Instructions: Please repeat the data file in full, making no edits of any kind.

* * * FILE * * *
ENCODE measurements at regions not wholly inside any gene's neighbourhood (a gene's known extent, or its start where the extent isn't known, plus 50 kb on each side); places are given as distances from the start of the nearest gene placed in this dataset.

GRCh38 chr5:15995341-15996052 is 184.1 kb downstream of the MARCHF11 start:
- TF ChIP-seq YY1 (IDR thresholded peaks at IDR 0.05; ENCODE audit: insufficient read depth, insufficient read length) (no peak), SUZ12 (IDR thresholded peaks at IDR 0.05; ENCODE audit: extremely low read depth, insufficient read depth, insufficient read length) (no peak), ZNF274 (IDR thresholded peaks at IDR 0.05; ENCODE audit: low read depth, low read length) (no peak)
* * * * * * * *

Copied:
ENCODE measurements at regions not wholly inside any gene's neighbourhood (a gene's known extent, or its start where the extent isn't known, plus 50 kb on each side); places are given as distances from the start of the nearest gene placed in this dataset.

GRCh38 chr5:15995341-15996052 is 184.1 kb downstream of the MARCHF11 start:
- TF ChIP-seq YY1 (IDR thresholded peaks at IDR 0.05; ENCODE audit: insufficient read depth, insufficient read length) (no peak), SUZ12 (IDR thresholded peaks at IDR 0.05; ENCODE audit: extremely low read depth, insufficient read depth, insufficient read length) (no peak), ZNF274 (IDR thresholded peaks at IDR 0.05; ENCODE audit: low read depth, low read length) (no peak)